Monday 20th May 2019
Mid May’s always a good month to buy an All Line Rover and have a wander around Britain’s rail network taking a look at new initiatives introduced by various Train Operating Companies in the May timetable change. This year’s changes are bound to be much smoother than last year’s collective meltdown especially as some improvements that looked dodgy have already been postponed at the last minute.
For example, the new station due to open on the Stratford to Bishops Sortford line near Tottenham at Meridian Water has been postponed for a week or two (as predicted); while the introduction of Class 37 locos on peak hour journeys between Cardiff and Rhymney and refurbished Class 442s on SWR’s promised enhancements on the Waterloo/Portsmouth line have both been postponed just in the last week or so; still far better to delay than implement if everything’s not ready and risk it all going wrong. Definitely the lesson learned from May 2018.
There are still enough new interesting developments to seek out and experience and I’ll describe my travels as the week progresses.
The All Line Rover ticket has been around for ages. Every year in Barry Doe’s review of Rail Rovers in Rail magazine (there are 73 different Rovers available in regional areas all over the country) he observes “it is now eight years since the Association of Train Operating Companies (ATOC) said that one advantage of the then all new All-Line time restrictions was that operators would now be more content to advertise its existence, as business abstraction had been removed.”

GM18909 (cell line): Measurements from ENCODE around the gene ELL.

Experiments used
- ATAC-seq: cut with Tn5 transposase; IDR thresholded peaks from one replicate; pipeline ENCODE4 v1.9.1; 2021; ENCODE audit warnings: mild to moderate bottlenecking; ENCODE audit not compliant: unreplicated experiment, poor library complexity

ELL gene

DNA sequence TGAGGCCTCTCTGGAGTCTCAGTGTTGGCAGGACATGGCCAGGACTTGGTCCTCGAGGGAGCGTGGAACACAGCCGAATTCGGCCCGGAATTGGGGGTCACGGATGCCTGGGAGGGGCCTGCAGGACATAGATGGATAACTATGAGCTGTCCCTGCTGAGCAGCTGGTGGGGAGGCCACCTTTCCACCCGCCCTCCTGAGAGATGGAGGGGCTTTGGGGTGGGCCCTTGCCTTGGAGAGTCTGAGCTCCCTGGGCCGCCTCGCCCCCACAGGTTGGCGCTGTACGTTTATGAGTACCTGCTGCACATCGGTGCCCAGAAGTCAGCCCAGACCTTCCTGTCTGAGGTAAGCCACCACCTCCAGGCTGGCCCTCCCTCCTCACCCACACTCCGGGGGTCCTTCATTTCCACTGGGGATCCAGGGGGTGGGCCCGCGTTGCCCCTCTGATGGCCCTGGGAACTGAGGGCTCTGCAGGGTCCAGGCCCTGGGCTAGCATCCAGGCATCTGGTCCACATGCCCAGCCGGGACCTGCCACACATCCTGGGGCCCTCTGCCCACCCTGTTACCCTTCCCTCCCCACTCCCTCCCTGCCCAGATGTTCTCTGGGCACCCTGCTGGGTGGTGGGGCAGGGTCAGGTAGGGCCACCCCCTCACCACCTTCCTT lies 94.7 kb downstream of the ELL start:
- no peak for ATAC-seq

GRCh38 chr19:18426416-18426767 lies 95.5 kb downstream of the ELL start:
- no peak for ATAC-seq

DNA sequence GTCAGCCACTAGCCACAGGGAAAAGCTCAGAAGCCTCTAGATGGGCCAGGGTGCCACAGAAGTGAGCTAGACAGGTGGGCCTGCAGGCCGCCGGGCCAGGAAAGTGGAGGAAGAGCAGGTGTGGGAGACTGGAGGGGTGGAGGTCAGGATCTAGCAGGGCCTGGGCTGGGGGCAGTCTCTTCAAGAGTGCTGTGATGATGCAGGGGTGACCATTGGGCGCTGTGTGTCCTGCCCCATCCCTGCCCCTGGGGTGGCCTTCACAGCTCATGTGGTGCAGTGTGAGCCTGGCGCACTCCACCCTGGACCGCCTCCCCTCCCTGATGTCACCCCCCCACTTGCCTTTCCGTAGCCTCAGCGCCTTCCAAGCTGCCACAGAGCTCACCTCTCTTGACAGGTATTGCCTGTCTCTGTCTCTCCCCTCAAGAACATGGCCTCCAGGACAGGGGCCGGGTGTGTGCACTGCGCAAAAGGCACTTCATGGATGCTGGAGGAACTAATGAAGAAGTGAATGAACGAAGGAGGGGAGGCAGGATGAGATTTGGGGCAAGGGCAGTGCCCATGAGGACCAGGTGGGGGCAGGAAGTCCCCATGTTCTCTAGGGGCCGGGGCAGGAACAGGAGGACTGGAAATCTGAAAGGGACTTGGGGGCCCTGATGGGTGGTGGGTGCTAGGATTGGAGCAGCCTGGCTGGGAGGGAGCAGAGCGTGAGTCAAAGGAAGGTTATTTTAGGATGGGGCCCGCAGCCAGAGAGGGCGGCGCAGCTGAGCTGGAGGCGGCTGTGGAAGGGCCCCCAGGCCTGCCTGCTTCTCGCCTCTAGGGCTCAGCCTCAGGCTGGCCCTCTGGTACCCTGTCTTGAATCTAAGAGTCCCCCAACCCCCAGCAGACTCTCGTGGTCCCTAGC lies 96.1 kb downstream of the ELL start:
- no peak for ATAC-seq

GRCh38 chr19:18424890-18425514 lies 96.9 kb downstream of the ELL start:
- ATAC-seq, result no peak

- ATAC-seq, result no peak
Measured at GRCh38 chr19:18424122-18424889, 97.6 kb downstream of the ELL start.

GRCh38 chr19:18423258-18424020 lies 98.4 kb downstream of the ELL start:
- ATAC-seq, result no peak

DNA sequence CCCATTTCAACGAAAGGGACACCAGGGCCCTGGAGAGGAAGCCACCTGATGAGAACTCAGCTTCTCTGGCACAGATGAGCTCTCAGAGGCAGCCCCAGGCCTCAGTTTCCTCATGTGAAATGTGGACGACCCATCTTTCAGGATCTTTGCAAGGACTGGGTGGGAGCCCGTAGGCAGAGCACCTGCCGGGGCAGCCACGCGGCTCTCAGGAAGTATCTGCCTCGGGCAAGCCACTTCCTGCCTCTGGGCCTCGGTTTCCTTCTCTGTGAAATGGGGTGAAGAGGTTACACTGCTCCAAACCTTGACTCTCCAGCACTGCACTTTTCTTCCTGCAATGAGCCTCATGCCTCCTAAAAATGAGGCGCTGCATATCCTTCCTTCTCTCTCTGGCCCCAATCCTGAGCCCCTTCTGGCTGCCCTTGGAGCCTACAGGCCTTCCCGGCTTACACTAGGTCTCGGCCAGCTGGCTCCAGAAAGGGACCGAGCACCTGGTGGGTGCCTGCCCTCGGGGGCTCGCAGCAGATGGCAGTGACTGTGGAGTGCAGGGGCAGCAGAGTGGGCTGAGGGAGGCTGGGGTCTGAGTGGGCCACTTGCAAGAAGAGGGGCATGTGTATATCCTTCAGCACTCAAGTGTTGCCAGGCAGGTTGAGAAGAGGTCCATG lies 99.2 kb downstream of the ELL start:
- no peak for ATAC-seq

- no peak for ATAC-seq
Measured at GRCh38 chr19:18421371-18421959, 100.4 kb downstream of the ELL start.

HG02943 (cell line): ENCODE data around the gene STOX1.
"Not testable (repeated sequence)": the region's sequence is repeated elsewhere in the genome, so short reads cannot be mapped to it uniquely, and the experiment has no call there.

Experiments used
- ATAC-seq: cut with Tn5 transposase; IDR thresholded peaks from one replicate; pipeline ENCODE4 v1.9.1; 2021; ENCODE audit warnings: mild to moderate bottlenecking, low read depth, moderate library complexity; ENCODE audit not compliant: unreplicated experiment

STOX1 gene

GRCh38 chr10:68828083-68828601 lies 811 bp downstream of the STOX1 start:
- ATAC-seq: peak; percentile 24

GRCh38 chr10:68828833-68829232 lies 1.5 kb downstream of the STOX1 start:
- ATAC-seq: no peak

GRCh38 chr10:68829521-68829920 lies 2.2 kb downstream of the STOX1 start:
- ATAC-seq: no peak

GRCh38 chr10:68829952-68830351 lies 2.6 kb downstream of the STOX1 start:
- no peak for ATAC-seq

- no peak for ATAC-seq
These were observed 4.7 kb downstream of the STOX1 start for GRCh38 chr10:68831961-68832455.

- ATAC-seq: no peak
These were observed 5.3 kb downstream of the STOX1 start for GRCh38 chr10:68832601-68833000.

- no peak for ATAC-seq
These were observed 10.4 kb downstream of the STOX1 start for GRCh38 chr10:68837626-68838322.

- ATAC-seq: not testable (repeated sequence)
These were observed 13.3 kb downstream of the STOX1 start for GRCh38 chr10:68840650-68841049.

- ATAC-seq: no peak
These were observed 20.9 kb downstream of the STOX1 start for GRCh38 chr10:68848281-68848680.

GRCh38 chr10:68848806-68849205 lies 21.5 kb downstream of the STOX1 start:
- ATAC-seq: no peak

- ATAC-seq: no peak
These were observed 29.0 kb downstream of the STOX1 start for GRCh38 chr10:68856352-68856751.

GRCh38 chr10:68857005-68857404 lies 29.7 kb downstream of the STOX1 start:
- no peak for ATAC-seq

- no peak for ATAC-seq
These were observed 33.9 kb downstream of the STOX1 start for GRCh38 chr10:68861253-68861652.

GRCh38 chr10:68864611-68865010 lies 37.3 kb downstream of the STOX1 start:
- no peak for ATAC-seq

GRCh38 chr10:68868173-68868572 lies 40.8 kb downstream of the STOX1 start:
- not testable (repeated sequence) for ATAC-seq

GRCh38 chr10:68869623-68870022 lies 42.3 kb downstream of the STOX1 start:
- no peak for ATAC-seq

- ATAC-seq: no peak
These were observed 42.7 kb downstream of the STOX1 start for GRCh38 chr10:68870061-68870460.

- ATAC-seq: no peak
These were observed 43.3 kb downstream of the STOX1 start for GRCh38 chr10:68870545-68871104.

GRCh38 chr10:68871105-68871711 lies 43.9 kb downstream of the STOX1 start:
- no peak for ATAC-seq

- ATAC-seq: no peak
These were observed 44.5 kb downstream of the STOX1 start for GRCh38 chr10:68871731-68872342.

In 2011 restrictions on using certain long distance train companies’ services before 1000 were introduced on the All Line Rover at Euston, St Pancras and Kings Cross as well as Watford Junction, Milton Keynes, Birmingham New Street, Luton+Airport, Bedford and Stevenage but as Barry continues “the only operators to advertise the All-Line in their general publicity remain GWR and Northern – and the Rail Delivery Group that subsumed ATOC has produced nothing centrally at all. What other industry would totally ignore its most extensive and comprehensive product?'”; good point as always Barry.
It’s not that the price of the All Line Rover is a giveaway. The longest version is for 14 day validity. The full, non-Railcard, price for that is £796 and for 7 days it’s £526 for Standard Class travel. That works out at either £56.85 or £75.14 a day. You have to be a very committed traveller to be spending those sums every day continuously for a fortnight or a week. Some days you might be quids in when making long journeys, but other days if you’re just making shorter trips it might be cheaper to pay-as-you-go. And if you’re one who likes to plan a Rover in advance to specific train journeys to get maximum distance and value, you might find it cheaper to buy a week or fortnight’s worth of Advance Purchase tickets.